The goal aligns neatly with what DOE’s Office of Electricity hopes to accomplish with its microgrid solutions grant program.

“Developing and deploying microgrid-enabling technologies and addressing non-technical barriers are essential elements of our commitment to meeting Americans where they are and working with the local resources available to their communities,” says Gene Rodrigues, Assistant Secretary for Electricity.

Other projects selected for the grant program include: 

  • Purdue University, which received $1.4 million to develop a Dynamic and Modular Microgrid System that will be operated in real time with a modular and packetized configuration to enhance operational flexibility and resilience.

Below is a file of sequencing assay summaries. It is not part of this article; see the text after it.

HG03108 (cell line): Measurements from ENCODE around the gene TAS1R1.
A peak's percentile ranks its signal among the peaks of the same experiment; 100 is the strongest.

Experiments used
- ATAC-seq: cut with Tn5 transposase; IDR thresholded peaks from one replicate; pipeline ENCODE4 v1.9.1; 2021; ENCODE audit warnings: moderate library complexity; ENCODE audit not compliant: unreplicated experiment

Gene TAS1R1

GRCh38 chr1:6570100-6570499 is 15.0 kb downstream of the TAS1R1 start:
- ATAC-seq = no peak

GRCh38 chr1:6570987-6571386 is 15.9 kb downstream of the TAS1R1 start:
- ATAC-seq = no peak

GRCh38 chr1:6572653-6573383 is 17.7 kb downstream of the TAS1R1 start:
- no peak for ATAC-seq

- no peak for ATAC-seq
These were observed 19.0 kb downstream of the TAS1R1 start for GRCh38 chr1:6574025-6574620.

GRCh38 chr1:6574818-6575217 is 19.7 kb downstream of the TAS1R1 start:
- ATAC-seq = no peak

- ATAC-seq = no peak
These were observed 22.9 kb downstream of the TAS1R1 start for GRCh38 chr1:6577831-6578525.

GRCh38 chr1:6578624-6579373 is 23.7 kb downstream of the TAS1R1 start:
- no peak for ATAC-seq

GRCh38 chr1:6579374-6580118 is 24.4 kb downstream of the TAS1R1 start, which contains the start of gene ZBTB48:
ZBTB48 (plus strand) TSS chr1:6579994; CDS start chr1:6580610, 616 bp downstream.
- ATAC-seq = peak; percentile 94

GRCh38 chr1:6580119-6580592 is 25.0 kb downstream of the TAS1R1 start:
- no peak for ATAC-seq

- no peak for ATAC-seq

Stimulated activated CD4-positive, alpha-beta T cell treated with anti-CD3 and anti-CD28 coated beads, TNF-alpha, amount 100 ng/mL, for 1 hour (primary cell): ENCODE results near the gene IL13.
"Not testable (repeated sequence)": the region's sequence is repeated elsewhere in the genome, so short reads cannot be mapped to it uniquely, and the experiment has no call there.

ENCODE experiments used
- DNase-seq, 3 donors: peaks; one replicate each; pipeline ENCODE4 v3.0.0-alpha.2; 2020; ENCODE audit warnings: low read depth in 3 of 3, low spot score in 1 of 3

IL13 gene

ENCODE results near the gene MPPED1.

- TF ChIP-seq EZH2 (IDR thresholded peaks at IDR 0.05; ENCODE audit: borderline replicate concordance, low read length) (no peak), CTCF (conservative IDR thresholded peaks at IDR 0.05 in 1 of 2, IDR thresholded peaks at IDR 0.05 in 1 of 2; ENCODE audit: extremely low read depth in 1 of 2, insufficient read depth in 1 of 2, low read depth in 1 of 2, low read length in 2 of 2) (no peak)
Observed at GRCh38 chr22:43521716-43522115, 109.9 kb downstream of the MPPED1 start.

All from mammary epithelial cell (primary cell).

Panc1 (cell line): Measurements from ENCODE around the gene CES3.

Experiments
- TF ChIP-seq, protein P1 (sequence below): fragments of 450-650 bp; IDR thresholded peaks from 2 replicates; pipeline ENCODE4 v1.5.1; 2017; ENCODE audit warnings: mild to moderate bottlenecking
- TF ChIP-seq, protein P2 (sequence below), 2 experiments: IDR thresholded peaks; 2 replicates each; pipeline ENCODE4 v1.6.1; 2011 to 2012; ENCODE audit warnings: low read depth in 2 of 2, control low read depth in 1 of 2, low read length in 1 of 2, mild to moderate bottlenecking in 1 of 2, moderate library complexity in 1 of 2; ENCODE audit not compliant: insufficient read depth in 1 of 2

• Standing Rock Renewable Energy Power Authority, which received a $1.4 million grant to change the energy landscape of the Standing Rock Sioux tribe by developing, prototyping, and demonstrating modular microgrid systems with standardized functionalities and advanced black start control. 
  • Guam Power Authority, which received nearly $1 million to develop, test, and demonstrate a modular microgrid control system that will standardize the development of control and communication of modular microgrids.
  • Alliance for Sustainable Energy, which received three grant awards, including: 
      • $1.5 million to reduce the cost and timeline of field integration of microgrid controllers by standardizing key software components